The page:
Cardiac surgery for acquired valvular diseases in patients with dextrocardia is extremely rare. We report a surgical case of mitral valve replacement and tricuspid annuloplasty in a patient with dextrocardia and situs inversus. A 74-year-old man with dextrocardia and situs inversus, who had undergone patch closure of atrial septal defect 25 years before, was referred for surgical treatment of severe mitral and tricuspid valve regurgitation. Preoperative computed tomography( CT) showed dextrocardia, situs inversus, interruption of the inferior vena cava with an azygos vein continuation, and drainage of the hepatic vein into the right atrium. Under redo-median sternotomoy, cardiopulmonary bypass was established by cannulating the ascending aorta, the superior vena cava, the right femoral and the hepatic veins. The surgeon operated from the left side of the operating table, and had an excellent exposure to the mitral and tricuspid valves during the operation. Mitral valve replacement and tricuspid annuloplasty were performed successfully. The postoperative course was uneventful.

  19. [Maze procedure in a case of dextrocardia with atrial septal defect and persistent left superior vena cava].

    PubMed

    Muraoka, Arata; Kawada, Masaaki; Misawa, Yoshio

    2014-08-01

    A 52-year-old man was diagnosed with dextrocardia at the age of 1 year and was asymptomatic until 1 year before admission. He was transferred to our hospital for management of atrial fibrillation. A transthoracic echocardiogram showed dextrocardia with atrial septal defect;moderate tricuspid valve regurgitation; and a large, persistent left superior vena cava. A cardiac catheterization study revealed that pulmonary flow/systemic flow (Qp/Qs) was 3.6 and that pulmonary vascular resistance was 2.5 Wood U·m². Intracardiac repair with tricuspid annuloplasty and a maze procedure was scheduled. When establishing cardiopulmonary bypass, venous drainage was initially obtained from the inferior vena cava and the left superior vena cava, and the small superior vena cava was then directly cannulated after opening the right atrium. The patient's postoperative course was uneventful, and serial electrocardiograms have demonstrated maintenance of normal sinus rhythm for 3.5 years after the operation.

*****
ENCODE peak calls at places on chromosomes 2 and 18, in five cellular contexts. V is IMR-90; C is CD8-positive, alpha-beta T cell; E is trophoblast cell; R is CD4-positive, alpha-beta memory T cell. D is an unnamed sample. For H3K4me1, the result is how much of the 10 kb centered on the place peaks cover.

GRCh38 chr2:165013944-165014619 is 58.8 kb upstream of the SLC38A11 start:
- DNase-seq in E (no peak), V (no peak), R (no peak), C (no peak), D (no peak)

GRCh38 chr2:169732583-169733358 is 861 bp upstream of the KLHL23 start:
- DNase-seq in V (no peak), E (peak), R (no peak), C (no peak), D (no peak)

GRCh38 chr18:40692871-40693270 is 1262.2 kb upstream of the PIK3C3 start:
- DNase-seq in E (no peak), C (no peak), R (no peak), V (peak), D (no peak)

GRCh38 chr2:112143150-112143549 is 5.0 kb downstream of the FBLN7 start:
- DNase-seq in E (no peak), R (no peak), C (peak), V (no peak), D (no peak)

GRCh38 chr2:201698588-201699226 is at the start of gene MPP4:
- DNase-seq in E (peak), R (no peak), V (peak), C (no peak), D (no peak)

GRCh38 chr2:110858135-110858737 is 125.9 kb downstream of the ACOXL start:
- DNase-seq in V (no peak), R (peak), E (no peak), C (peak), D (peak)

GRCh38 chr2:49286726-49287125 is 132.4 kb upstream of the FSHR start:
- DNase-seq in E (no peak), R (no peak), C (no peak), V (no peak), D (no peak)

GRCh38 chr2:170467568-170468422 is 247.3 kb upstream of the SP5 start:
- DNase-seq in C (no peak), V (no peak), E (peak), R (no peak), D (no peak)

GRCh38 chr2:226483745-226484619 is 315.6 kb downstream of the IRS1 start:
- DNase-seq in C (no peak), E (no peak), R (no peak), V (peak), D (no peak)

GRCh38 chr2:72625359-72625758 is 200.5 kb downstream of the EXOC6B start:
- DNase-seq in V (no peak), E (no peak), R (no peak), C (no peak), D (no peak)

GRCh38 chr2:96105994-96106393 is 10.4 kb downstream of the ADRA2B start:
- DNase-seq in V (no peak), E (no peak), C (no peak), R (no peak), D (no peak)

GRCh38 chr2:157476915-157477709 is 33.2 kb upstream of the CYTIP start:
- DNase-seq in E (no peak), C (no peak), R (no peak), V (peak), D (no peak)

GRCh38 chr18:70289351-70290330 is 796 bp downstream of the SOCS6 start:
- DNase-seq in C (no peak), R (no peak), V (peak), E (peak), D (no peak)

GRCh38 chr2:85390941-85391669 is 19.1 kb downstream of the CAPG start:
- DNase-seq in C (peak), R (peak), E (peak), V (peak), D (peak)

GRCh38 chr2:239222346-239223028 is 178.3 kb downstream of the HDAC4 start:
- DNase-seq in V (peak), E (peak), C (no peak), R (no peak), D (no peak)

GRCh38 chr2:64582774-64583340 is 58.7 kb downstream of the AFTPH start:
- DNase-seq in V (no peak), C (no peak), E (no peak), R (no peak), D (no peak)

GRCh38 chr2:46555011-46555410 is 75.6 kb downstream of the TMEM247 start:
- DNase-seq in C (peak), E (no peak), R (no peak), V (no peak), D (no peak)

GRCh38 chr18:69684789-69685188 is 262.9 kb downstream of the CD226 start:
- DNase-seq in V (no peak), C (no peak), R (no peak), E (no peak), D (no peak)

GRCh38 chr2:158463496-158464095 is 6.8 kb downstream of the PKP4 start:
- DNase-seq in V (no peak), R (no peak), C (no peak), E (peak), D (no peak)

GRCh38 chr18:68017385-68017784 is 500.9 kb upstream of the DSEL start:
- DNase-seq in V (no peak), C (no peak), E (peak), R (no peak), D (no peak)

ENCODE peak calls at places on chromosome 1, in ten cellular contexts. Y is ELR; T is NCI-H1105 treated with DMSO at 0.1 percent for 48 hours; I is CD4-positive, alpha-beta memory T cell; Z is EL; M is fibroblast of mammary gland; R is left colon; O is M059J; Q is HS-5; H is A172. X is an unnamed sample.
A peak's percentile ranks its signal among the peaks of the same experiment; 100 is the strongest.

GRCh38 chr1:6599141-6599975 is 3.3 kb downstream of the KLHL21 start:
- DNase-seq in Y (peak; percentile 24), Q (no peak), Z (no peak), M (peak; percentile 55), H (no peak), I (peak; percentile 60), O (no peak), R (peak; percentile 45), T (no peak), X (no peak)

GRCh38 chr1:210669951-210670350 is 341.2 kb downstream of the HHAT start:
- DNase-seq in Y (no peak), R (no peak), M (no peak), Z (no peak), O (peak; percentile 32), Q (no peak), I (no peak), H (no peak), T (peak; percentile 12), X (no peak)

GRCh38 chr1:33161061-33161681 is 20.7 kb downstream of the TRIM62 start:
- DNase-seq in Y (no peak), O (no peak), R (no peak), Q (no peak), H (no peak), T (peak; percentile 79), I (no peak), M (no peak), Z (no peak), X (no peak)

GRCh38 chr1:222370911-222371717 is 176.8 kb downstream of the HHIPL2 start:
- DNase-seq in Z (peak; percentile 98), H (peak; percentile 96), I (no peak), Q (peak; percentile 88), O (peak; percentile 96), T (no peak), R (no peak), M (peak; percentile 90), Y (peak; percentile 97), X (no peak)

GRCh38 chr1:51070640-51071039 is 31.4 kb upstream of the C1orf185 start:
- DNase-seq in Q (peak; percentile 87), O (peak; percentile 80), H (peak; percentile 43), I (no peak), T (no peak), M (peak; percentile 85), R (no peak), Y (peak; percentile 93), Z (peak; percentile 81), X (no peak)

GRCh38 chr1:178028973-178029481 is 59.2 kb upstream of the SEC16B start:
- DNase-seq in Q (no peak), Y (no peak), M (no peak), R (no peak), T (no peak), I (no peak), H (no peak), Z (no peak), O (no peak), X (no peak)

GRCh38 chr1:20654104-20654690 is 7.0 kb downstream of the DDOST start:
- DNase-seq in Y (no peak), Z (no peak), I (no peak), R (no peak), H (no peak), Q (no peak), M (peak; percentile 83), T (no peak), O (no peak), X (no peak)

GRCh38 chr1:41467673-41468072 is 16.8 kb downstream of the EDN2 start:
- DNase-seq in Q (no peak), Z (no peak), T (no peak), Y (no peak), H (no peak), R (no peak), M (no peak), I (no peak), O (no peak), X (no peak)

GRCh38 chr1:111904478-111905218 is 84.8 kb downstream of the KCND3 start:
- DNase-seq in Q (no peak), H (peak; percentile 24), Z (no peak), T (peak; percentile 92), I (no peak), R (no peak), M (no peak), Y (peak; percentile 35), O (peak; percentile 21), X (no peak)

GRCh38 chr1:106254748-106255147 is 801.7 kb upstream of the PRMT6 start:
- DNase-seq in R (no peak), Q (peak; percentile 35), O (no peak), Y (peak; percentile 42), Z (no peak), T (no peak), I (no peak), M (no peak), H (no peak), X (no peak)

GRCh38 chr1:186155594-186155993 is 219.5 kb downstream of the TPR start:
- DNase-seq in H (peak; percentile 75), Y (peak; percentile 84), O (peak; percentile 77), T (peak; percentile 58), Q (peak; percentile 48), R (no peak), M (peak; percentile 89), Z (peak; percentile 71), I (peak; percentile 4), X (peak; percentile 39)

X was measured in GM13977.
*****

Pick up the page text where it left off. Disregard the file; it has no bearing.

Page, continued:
20. Complex Pediatric Elbow Injury: An Uncommon Case

    PubMed Central

    Sharma, H; Ayer, R; Taylor, GR

    2005-01-01

    Background There is paucity of literature describing complex elbow trauma in the pediatric population. We described a case of an uncommon pediatric elbow injury comprised of lateral condyle fracture associated with posterolateral dislocation of elbow. Case presentation A 12-year-old boy sustained a direct elbow trauma and presented with Milch type II lateral condyle fracture associated with posterolateral dislocation of elbow. Elbow dislocation was managed by closed reduction. The elbow stability was assessed under general anaesthesia, followed by open K-wiring for the lateral condylar fracture fixation. The patient had an uneventful recovery with an excellent outcome at 39 months follow-up. Conclusion Complex pediatric elbow injuries are quite unusual to encounter, the management of such fractures can be technically demanding. Concomitant elbow dislocation should be managed by closed reduction followed by open reduction and internal fixation (K-wires or cannulated screws) of the lateral condyle fracture. PMID:15757518

  1. Accurate measurement of intraarterial pressure through radial artery catheters in neonates.

    PubMed

    Hack, W W; Westerhof, N; Leenhoven, T; Okken, A

    1990-07-01

    A technique is described for accurate measurement of intraarterial pressure through radial artery catheters in neonates. The technique, which can be used for short-term monitoring, uses cannulation of the radial artery with a 24-gauge Teflon catheter, connected by a Luer-Lok fitting to a three-way stopcock and a high-fidelity tip transducer. In vitro studies showed that the system is linear and the frequency response is flat (+/- 3 dB) up to 50 Hz. The technique permits gathering of high-quality pressure data and can be used in the area of neonatal clinical research for short-term monitoring. It needs to be developed further before routine application in clinical practice can be recommended.

  2. Vascular access, fluid resuscitation, and blood transfusion in pediatric trauma.

    PubMed

    Greene, Nathaniel; Bhananker, Sanjay; Ramaiah, Ramesh

    2012-09-01